In 1938, Roosevelt broadcast a personal appeal to Hitler, asking him to halt further aggression. In reply, Hitler ridiculed the president with withering sarcasm.
Trude Lash, Roosevelt Family Friend: Both the President and Mrs. Roosevelt would talk a lot about what went on. He would say, "Every time one gives in to Hitler, his ambitions become greater and he wants more." And I think the President felt that, in the end, a war was unavoidable.
David McCullough: But Roosevelt's hands had been tied by Congress and a cautious public. Desperate to do something, Roosevelt broadcast a personal appeal to Hitler, asking him to halt further aggression. In reply, Hitler ridiculed the powerless president with withering sarcasm.
Adolf Hitler (archival): Mr. Roosevelt demands that German troops shall not attack the following independent nations: Finland, Latvia, Lithuania, Estonia, Norway, Sweden, Denmark, Netherlands, Belgium, Great Britain, Ireland, France, Portugal, Spain, Switzerland, Liechtenstein, Luxembourg, Poland, Hungary, Romania, Yugoslavia, Russia, Bulgaria, Turkey, Iraq, Arabia, Syria, Palestine, Egypt.
Robert Dallek: In essence, he was being told by Hitler, "You're not a player in this world political game. We don't count you for very much, and we know that you've got a big political headache. Your isolationists are not going to let you do anything. You have all these neutrality laws. If we go to war against Britain and France, you're not going to have a significant say in things." And it, I think, deepened his frustration. He knew it. He knew Hitler was right in that sense, at least for the moment.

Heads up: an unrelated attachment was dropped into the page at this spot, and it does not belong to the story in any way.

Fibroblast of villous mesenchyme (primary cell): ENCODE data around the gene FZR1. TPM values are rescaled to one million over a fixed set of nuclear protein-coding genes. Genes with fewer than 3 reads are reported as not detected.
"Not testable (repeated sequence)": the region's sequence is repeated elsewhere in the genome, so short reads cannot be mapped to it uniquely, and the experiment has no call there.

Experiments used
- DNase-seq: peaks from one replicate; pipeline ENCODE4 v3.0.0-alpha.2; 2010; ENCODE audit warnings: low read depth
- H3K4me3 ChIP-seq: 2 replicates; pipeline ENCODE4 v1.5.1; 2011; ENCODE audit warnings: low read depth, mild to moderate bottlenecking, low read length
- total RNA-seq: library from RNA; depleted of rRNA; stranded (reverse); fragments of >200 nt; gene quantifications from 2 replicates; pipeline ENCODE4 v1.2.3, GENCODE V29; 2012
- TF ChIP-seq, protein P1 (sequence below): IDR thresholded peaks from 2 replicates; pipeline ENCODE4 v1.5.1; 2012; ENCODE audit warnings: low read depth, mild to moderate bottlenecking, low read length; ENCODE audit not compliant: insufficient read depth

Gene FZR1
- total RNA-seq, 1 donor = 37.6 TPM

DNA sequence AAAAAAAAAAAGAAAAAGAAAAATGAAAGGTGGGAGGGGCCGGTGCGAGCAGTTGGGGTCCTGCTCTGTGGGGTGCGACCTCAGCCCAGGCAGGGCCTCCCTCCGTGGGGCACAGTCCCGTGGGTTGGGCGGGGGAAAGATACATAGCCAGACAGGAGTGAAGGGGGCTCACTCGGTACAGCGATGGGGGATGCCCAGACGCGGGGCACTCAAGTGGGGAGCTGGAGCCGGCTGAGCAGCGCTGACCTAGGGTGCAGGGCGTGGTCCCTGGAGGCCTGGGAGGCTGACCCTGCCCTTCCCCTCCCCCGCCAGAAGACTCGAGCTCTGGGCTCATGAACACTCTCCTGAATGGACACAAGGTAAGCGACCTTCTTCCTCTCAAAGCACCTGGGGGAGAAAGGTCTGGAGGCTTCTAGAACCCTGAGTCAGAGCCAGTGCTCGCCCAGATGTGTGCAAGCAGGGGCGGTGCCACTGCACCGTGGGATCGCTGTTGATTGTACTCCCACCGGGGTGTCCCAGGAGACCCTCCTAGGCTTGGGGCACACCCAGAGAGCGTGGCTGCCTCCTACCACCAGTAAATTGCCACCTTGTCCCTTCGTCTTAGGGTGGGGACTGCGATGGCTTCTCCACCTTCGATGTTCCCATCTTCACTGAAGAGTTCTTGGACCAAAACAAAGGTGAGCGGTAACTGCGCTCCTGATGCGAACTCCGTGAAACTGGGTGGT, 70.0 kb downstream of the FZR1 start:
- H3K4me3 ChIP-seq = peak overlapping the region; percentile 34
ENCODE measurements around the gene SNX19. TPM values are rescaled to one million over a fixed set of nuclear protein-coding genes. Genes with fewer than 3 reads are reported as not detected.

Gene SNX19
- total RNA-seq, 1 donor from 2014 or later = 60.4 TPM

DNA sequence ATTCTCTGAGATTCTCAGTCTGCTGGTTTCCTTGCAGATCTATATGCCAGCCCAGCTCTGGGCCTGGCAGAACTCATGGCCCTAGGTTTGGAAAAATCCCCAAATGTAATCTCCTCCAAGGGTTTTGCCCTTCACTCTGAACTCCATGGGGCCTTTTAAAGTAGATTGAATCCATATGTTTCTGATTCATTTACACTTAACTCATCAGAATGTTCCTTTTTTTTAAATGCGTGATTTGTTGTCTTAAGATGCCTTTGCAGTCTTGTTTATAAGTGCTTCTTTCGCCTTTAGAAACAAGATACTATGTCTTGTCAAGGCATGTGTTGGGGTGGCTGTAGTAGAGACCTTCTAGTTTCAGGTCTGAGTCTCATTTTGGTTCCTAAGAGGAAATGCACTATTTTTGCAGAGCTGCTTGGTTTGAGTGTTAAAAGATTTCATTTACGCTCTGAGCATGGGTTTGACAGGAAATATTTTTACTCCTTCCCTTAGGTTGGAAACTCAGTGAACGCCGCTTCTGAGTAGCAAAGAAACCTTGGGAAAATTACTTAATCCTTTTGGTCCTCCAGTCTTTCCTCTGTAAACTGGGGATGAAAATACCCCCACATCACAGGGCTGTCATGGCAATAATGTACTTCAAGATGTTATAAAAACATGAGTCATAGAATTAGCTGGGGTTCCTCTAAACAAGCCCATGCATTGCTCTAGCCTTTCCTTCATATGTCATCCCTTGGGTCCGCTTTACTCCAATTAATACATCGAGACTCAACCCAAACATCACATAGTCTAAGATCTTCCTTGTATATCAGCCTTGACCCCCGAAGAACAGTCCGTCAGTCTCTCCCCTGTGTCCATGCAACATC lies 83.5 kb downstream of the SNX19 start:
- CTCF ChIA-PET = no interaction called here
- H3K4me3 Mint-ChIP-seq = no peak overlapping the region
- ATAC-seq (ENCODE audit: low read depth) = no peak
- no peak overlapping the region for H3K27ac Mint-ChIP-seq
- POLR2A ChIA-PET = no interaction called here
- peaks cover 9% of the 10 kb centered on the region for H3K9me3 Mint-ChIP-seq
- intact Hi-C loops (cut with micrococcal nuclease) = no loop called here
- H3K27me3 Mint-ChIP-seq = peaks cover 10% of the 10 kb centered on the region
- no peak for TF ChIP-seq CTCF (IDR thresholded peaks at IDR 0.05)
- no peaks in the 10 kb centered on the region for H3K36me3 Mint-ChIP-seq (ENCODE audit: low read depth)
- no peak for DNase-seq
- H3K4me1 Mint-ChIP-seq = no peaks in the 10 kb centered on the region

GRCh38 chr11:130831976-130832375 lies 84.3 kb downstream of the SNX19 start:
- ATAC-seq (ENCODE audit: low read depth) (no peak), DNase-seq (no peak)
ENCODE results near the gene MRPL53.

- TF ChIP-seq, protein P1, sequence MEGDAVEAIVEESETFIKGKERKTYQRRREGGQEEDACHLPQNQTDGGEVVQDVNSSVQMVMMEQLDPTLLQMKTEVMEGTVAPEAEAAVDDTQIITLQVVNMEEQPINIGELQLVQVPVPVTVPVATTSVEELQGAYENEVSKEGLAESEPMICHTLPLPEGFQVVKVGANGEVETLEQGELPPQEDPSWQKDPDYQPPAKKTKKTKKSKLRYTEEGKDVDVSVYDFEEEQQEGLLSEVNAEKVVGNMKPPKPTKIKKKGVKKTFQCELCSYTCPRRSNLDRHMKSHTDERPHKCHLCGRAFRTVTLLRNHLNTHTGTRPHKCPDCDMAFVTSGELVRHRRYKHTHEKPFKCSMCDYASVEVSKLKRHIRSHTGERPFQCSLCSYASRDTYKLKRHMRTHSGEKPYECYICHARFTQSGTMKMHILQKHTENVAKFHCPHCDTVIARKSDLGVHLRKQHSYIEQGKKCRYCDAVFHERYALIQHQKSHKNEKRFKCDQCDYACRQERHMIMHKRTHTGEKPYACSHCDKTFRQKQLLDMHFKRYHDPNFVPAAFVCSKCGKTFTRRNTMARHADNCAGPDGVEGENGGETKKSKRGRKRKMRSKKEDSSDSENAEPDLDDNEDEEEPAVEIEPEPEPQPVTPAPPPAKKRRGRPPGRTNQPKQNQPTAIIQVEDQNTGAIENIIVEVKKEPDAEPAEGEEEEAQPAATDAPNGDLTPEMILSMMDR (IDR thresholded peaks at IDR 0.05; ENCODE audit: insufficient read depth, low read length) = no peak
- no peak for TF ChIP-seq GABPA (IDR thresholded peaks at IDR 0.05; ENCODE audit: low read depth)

The personal journey of three generations of a Japanese American family, including their stint in internment camps during World War II.
Harry Truman was responsible for finding America's place at the start of the Cold War. Part of the award-winning Presidents collection.
Quilting and the intimate clues it yields about the lives of 19th century women.
Dwight D. Eisenhower was one of America's least understood presidents. Part of the award-winning Presidents collection.
From letters of the second U.S. president, John Adams, and his wife, Abigail, this film explores their tumultuous times.
American comandante William Morgan went to Cuba to help Fidel Castro return the country to a democracy. Instead, four years later, he was executed.
President Richard Nixon and Henry Kissinger initiated a secret diplomatic breakthrough with Mao Tse-tung that shocked and changed the world.
In August 1942 the murder of a young Mexican American man ignited a firestorm in Los Angeles, ultimately sparking brutal race riots.